The Garlock Incident-Interactive Filmmaking

LOS ANGELES (APRIL 26, 2012) – It wasn’t enough for filmmaker Evan J. Cholfin and his producing partner and wife Ariana Farina to just make a movie. They wanted to enhance the audience experience by immersing them in the world of the movie before ever seeing it. So they created an interactive online experience for the social media age–one entrenched in the world of Facebook, YouTube, Tumblr, and Twitter, that could be a shared, communal experience for those who had the enthusiasm (and perhaps courage for some) to participate. It was back in 2007 when Evan and Ariana, engaged at the time, were driving back from Las Vegas to their home in Los Angeles, when they started talking about ghost towns along the way, and what a creepy and unique place this would be to film a realistic horror-thriller film. Cut to three years later, when Evan led eight actors and a crew of six out to a ghost town in a remote area in Kern County, CA to film the movie. Then, on an unassuming afternoon in December 2011, Evan and Ariana quietly launched a website and a Facebook page … which marked the beginning of what would become a brand new social media experience for the audience–a prologue to the movie. On these sites, the group–a gathering of friends, family, and colleagues–began posting about their cause. “We, the families of those who disappeared, are in search of the truth behind the disappearances of our loved ones, who left Los Angeles on December 16th, 2011 to make an independent film in Las Vegas, and were reported as missing as of December 26th. The people who have gone missing are our children, our brothers, our sisters, our cousins, our grandchildren, our nieces and nephews, our friends. If you have any information regarding their disappearances, please contact us on our Facebook Page.” The group took it upon themselves to find out what happened to their missing loved ones, reaching out via social media on Facebook and via the Twitter feed @famsinsearch to find any clues as to their whereabouts, and to recruit members to “Like” the Facebook page in order to participate. Members of the group, many whom Evan and Ariana had never even met in person, began posting testimonials about the missing persons on the YouTube channel the filmmakers had set up On April 8, 2012, Morgan Marcos, a friend of one of the missing Sean Muramatsu, posted on the Facebook page. Morgan had a text conversation with Sean the day he left for Vegas. Two important clues were found in this conversation he uploaded to the page–Sean and company were “checking out this ghost town on the way” and “El Burro lives”. Morgan had no idea what the last comment meant, but Evan quickly enlisted the help of the group by having them search ghost towns between LA and LV via a ghost town website using the clues provided. The group narrowed the search down to Garlock, CA, one-time home of “Burro” Schmidt, a miner who actually took dynamite and blasted a tunnel from one side of a mountain to the other to bring precious ore through. Legend told that his ghost still haunted the town. Evan and Ariana quickly rounded up a party to investigate the area surrounding Garlock, and began posting pictures and video of their search efforts on their pages and YouTube channel. Meanwhile support continued to pour in as more people began to join the group.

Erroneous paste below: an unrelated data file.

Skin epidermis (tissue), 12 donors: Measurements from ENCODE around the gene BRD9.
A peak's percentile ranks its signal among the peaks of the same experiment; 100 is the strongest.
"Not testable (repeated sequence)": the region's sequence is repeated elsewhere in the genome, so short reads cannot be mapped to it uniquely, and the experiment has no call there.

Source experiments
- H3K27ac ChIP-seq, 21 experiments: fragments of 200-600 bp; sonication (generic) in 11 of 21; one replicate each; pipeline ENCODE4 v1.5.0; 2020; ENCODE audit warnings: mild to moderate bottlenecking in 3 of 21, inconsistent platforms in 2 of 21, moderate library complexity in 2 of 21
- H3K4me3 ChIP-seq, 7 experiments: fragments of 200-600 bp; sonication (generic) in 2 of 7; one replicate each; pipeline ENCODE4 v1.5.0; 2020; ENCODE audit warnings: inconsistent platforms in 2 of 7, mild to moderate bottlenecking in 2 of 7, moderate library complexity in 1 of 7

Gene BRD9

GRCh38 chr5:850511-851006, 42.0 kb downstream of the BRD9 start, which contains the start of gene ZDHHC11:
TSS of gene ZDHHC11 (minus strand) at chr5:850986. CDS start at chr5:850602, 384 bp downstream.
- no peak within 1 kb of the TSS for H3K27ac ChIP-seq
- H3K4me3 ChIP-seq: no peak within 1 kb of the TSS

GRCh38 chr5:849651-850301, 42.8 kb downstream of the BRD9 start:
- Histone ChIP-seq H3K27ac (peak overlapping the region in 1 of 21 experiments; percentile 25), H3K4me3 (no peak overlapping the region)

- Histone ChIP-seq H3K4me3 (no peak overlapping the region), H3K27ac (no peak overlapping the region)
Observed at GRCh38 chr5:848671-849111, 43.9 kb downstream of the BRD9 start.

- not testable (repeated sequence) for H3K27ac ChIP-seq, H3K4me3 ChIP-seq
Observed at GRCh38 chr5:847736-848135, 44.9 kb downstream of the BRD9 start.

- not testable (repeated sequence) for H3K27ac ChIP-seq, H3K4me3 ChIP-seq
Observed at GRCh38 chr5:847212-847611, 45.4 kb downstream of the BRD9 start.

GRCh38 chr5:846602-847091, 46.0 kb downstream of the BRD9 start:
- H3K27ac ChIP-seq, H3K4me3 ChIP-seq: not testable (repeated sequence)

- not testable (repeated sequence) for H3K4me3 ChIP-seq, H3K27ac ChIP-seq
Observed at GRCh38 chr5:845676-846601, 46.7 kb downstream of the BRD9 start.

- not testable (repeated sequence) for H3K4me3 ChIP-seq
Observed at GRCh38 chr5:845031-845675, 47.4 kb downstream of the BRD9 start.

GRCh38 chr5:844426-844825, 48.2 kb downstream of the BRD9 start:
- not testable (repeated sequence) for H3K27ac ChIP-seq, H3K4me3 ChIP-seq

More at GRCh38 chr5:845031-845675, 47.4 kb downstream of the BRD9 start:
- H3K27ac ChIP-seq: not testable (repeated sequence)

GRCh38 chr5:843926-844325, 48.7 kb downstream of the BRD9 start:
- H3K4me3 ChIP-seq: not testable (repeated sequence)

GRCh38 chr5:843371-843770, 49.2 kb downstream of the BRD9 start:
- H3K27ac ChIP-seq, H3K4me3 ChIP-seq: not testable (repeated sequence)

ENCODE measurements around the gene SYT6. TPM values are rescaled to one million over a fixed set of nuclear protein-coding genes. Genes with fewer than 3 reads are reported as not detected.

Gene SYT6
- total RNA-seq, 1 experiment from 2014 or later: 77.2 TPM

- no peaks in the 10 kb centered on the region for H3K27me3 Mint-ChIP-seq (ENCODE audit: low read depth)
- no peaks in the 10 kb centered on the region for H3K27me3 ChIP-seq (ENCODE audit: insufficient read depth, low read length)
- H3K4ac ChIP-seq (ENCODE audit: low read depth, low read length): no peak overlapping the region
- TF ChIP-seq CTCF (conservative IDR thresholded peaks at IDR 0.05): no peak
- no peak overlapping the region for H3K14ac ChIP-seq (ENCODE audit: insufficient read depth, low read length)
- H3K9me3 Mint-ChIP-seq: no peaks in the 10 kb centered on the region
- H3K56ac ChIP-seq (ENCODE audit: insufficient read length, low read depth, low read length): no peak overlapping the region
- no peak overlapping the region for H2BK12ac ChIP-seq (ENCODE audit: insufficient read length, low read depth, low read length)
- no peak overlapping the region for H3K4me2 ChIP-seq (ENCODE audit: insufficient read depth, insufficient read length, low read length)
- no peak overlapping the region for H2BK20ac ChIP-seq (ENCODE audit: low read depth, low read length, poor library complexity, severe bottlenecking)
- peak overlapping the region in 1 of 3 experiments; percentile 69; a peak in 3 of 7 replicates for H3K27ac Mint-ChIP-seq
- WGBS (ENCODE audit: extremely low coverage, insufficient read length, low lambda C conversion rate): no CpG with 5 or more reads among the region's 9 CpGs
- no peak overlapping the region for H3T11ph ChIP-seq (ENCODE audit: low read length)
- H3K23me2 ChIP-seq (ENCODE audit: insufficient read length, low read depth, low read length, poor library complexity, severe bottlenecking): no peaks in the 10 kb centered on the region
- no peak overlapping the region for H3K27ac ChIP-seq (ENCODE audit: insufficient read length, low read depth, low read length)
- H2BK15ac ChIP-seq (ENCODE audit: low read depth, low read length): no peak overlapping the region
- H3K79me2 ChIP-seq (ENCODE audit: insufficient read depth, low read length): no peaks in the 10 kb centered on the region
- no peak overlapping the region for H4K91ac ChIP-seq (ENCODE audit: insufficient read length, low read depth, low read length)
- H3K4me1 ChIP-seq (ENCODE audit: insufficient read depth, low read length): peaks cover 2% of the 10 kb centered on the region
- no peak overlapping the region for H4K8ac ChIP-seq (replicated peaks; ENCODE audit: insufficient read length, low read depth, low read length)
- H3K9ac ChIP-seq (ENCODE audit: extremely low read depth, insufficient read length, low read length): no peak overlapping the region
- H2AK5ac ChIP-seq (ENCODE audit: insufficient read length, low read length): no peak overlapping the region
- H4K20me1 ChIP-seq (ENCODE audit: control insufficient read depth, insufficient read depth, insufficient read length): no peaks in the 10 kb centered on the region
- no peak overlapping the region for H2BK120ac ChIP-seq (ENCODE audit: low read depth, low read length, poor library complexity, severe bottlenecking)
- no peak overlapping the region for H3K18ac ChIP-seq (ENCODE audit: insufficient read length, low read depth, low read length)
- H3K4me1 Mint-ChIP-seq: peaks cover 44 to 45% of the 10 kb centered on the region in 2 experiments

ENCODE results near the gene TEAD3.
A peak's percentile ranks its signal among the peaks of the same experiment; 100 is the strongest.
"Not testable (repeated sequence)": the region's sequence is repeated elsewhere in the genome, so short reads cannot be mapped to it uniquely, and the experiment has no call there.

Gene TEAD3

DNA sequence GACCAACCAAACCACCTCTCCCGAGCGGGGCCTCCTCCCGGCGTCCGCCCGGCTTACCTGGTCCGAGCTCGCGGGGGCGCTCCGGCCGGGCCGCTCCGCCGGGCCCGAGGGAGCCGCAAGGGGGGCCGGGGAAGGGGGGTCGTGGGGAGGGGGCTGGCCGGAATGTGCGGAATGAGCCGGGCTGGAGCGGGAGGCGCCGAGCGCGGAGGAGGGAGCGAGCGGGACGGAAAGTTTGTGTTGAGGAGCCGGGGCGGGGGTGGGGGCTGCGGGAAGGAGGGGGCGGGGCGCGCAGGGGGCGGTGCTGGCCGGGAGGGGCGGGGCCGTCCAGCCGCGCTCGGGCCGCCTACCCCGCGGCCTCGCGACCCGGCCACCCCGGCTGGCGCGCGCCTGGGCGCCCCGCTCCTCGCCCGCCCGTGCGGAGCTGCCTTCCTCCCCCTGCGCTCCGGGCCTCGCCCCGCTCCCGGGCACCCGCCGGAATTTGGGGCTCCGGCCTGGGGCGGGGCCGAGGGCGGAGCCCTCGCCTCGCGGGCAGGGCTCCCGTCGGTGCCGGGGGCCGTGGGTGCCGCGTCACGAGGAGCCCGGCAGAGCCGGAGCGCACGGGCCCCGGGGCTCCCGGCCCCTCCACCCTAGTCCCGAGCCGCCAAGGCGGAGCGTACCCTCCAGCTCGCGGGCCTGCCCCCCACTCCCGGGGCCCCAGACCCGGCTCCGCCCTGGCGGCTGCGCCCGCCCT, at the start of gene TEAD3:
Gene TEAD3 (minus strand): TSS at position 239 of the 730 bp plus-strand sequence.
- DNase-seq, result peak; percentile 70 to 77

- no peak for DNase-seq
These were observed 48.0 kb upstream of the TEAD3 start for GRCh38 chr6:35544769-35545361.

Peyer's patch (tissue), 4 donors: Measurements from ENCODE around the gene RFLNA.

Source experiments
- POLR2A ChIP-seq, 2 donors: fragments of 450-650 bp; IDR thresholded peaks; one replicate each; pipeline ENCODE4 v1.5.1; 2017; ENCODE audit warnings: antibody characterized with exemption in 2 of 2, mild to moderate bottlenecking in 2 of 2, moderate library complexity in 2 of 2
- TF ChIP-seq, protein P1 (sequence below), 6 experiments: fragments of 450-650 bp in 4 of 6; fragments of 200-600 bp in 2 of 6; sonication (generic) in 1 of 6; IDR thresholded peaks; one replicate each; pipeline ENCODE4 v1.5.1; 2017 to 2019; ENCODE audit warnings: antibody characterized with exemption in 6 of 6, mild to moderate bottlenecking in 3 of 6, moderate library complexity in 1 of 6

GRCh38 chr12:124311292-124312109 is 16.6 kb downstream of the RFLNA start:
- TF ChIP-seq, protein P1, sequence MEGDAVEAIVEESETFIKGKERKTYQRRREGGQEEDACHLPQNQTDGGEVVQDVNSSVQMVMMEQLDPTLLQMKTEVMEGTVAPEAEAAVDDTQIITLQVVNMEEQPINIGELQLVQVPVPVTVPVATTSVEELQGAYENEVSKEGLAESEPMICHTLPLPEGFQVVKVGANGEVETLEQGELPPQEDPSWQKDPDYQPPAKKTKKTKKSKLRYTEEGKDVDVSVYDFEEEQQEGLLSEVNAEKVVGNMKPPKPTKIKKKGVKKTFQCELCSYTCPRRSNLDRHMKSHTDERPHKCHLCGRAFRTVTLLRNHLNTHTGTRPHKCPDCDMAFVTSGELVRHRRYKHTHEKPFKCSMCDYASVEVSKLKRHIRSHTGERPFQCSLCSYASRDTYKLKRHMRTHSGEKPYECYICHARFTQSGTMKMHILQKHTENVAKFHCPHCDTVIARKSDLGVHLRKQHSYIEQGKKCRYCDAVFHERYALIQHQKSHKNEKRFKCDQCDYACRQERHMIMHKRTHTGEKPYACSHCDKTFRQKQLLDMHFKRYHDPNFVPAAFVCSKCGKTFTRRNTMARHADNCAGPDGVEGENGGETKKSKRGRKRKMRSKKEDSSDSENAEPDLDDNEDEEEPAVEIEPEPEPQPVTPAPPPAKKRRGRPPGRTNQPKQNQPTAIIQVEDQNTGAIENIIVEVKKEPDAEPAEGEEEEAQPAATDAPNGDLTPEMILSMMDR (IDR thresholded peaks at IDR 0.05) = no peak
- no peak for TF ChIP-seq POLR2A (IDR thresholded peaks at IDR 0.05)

Check out the The Garlock Incident-Interactive Filmmaking.

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Rob Caprilozzi on Twitter
Rob Caprilozzi
CEO / Owner at Horror News Network
Rob Caprilozzi created Comic Monsters in 2004 and eventually expanded the site in 2009 to Horror News Network. Born out his love for all aspects of horror, Rob still remains hardcore comic fan. You can keep up with him on Twitter @RobCaprilozzi.
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